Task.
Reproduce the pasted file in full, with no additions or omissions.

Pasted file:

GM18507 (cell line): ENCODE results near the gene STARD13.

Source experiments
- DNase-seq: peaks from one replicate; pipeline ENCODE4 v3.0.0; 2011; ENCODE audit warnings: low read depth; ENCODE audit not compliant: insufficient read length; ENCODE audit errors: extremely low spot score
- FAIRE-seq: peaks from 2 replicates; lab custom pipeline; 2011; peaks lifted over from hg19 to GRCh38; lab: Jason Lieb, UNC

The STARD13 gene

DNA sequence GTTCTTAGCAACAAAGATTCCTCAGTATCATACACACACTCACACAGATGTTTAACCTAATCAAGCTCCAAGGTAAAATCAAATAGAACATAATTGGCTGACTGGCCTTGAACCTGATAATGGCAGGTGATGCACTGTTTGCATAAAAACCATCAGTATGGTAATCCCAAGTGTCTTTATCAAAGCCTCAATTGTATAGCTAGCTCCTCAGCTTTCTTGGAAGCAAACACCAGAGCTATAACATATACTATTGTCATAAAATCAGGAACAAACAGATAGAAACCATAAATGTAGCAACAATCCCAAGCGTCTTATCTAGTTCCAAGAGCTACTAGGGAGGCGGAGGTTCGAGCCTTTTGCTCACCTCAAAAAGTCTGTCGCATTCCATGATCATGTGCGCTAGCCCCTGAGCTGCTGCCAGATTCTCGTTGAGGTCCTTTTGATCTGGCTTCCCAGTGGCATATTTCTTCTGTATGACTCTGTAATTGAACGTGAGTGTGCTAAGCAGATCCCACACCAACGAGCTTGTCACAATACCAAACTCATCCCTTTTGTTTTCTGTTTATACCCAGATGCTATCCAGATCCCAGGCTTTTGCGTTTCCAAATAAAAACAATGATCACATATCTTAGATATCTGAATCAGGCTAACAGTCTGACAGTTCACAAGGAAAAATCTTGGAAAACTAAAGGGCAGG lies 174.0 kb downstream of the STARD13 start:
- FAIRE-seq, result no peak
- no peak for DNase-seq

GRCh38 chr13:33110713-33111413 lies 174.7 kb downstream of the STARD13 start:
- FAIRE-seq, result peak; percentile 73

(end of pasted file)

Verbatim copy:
GM18507 (cell line): ENCODE results near the gene STARD13.

Source experiments
- DNase-seq: peaks from one replicate; pipeline ENCODE4 v3.0.0; 2011; ENCODE audit warnings: low read depth; ENCODE audit not compliant: insufficient read length; ENCODE audit errors: extremely low spot score
- FAIRE-seq: peaks from 2 replicates; lab custom pipeline; 2011; peaks lifted over from hg19 to GRCh38; lab: Jason Lieb, UNC

The STARD13 gene

DNA sequence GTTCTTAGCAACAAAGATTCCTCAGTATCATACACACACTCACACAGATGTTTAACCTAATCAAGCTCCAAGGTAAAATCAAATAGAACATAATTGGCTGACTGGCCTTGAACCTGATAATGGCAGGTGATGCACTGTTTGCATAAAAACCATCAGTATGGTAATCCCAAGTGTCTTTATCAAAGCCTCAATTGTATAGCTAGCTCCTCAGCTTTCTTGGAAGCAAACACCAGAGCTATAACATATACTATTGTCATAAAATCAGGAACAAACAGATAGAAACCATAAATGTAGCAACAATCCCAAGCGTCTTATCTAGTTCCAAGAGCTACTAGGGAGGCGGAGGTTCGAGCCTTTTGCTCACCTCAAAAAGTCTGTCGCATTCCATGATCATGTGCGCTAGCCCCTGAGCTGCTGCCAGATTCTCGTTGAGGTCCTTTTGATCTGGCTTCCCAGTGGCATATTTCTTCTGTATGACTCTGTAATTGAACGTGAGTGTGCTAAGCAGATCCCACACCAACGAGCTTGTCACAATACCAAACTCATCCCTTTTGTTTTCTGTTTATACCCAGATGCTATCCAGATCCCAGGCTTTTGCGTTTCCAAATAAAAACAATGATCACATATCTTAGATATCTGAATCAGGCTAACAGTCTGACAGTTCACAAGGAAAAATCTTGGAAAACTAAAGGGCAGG lies 174.0 kb downstream of the STARD13 start:
- FAIRE-seq, result no peak
- no peak for DNase-seq

GRCh38 chr13:33110713-33111413 lies 174.7 kb downstream of the STARD13 start:
- FAIRE-seq, result peak; percentile 73